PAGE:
Archive for July, 2020

Pizza in Cambria

It was time we did something different. Hanging around the house, getting take-outs, and occasionally meeting friends six feet removed was getting old. Even the face masks were becoming all too familiar; the allure behind the mask was waning. A refresher was in order. Something with a challenge.

Cambria is about three hours away up the Pacific Coast Highway. Just far enough to feel like you’ve gone enough miles to stay overnight, and for friends to later say, “And how was your trip?”

We packed out bags with more than we needed and loaded the car with enough snacks to open a roadside diner. Jackie loves snacking in the car and shleps a potpourri of green organic grapes, outrageously priced granola from Rainbow Bridge, and similarly priced Brazil nuts. All of which fits nicely in a Westridge Market paper bag nestled at her tiny feet, leaving ample room to lean back and devote her attention to a busy iPhone.

We hit the 101 around noon and set the cruise control for San Luis Obispo, two hours north. I’ve been in SLO a few times but find it a bit too much like Santa Barbara. With fewer attractions, its principal draws are a local shoe store selling Jackie’s favorite Uggs boots, Cal Poly University, and the California Men’s Colony a few miles west of town.

With about 4,000 guests, the state-run Men’s Colony is both a minimum and medium security facility. It has housed many notables including several members of the once popular Manson family, some of whom, like 78-year-old Bruce Davis, are serving two life sentences.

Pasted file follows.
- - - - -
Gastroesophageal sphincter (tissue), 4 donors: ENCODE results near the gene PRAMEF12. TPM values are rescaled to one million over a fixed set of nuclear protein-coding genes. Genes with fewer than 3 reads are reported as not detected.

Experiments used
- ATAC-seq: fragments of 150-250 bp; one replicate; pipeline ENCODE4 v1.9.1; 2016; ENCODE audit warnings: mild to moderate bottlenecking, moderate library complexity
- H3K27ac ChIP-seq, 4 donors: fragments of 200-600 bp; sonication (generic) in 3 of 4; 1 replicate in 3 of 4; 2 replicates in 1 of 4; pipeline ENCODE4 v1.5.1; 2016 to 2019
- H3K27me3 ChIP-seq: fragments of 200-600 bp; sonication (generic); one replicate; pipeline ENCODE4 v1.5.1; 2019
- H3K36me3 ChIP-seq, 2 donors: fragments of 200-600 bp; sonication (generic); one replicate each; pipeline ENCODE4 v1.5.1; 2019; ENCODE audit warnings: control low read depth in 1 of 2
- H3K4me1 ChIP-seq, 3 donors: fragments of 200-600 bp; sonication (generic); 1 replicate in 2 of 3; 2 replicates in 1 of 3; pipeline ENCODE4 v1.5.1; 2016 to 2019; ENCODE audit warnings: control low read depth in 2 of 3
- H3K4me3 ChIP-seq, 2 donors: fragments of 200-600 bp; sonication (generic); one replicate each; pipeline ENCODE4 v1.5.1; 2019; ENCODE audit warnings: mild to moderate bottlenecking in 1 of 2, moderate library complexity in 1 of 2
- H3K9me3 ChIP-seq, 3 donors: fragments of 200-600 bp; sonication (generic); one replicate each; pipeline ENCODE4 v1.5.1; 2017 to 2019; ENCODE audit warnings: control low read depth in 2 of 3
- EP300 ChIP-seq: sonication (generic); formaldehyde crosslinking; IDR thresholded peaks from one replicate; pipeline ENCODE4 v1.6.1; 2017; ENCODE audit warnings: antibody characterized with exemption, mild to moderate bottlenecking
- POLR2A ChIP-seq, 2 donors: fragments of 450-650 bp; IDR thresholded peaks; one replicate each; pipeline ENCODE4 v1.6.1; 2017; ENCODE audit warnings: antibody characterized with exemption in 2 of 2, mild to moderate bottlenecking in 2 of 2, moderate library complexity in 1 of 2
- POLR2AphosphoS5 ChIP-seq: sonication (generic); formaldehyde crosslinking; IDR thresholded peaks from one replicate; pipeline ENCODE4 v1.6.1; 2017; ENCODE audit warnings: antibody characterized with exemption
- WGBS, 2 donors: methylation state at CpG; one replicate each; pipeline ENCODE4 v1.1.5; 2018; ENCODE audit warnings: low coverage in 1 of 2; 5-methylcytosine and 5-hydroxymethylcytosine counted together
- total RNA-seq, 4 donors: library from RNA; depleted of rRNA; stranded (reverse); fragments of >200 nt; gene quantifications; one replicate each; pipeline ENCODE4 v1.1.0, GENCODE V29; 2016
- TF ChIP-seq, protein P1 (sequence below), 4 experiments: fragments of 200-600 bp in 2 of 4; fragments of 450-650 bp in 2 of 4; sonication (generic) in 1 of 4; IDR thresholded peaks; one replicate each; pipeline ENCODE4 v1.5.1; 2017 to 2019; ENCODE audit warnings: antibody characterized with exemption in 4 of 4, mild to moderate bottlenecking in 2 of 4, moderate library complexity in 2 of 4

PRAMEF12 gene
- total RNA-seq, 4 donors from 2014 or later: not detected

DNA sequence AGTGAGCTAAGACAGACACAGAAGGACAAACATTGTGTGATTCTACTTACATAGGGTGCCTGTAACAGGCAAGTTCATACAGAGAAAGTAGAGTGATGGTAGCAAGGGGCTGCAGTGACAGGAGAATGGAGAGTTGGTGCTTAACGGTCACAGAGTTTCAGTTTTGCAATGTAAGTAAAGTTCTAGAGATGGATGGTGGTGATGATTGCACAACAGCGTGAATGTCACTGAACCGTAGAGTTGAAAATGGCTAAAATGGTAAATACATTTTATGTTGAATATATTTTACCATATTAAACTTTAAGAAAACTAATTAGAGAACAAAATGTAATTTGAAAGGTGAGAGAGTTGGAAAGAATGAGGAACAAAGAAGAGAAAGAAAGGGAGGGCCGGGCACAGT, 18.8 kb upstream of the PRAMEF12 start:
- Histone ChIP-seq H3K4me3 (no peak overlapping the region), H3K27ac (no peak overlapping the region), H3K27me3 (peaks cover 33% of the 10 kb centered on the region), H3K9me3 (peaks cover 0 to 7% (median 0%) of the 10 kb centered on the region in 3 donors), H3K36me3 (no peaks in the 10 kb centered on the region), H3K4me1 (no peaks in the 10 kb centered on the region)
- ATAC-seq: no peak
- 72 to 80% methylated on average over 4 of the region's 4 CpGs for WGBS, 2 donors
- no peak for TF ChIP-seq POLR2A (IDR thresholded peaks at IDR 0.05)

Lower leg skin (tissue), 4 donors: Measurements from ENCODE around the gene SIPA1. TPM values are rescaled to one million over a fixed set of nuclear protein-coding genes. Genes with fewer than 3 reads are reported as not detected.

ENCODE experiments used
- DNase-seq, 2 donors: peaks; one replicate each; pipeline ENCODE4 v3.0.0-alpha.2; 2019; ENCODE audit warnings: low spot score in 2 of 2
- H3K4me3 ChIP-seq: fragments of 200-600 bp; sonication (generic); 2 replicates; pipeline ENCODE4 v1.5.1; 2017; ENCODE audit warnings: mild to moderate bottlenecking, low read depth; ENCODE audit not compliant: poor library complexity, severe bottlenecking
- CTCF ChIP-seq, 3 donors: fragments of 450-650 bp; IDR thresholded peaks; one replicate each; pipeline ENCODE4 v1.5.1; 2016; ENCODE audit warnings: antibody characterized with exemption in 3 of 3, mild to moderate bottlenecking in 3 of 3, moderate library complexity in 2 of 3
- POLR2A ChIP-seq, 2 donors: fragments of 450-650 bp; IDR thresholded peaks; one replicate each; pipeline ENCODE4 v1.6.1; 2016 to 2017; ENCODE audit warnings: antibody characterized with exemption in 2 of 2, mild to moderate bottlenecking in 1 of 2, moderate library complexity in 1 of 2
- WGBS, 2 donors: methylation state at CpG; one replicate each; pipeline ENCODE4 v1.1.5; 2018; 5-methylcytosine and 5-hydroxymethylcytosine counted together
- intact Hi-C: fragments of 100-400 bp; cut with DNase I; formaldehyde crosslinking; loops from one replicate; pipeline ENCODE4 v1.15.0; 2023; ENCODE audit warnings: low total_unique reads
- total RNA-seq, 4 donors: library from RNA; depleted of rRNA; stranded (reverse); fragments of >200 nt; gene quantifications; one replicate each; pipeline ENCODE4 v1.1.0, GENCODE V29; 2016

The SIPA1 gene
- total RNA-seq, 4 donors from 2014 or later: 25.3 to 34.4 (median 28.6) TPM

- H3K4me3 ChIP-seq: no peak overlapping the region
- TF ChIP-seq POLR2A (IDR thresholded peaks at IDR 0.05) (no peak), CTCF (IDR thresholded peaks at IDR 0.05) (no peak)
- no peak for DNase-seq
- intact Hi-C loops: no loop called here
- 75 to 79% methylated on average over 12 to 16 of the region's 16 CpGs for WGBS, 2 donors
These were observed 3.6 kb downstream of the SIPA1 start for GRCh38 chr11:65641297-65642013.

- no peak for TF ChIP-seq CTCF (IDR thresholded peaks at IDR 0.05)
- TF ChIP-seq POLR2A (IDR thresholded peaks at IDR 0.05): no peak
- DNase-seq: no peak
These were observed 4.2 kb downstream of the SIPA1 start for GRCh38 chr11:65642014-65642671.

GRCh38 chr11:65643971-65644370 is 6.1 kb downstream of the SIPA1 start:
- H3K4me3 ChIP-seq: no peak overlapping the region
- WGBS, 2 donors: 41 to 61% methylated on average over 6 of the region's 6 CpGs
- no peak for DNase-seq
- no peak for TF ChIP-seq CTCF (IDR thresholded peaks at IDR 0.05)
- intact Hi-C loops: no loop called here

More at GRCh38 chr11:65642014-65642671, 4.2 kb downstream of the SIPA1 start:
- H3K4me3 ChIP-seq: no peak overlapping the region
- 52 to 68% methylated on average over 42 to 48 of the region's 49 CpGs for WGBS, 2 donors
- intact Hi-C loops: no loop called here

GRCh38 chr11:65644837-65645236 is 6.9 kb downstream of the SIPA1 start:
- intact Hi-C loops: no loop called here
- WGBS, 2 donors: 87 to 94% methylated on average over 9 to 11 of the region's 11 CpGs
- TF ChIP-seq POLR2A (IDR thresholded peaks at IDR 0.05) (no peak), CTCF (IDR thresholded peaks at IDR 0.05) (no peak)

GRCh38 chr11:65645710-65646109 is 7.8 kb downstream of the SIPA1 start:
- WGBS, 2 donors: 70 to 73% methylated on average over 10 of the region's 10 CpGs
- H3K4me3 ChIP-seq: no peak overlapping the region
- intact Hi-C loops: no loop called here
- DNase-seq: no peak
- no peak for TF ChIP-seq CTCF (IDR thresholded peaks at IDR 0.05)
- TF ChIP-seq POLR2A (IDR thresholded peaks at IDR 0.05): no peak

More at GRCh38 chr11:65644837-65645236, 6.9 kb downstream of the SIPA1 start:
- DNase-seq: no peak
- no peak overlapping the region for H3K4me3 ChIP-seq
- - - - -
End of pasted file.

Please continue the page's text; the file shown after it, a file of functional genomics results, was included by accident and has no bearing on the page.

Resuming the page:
Other less murderous, but equally dangerous, notables include Charles Keating of the 1980’s savings and loan debacle fame. Timothy Leary spent some prime time there in 1970 working off his conviction for possession of marijuana; today he would have been hailed as a successful CBD salesman on Bryant Circle.

Passing the Colony, we are eventually rewarded with a look at Morro Rock, the principal reason why anyone turns their head to the left while whizzing north through a rather desolate, cold and usually overcast town.  The 581-foot-high Rock, some 23 million years old, is a volcanic plug composed of lava and petrified bird feces. Trying to lure more tourists, the citizens of Morro Bay managed to get the Rock designated a California Historical Landmark, including the guano.

Completing our glimpse of the Rock, we continued north and passed through Cayucos. The town name is a Hispanic twist on the Chumash word for kayak or canoe, used by the Indians as they fished in the bay. The town is graced with two restaurants, one of which was closed for remodeling during our last visit.

Fifteen minutes later we arrived at Cambria’s El Colibri Hotel at the south end of Moonstone Beach Road. Expecting a largely deserted metropolis due to the virus, we were amazed to see No Vacancy signs adorning the front of many of the motels along the mile and a half stretch of road.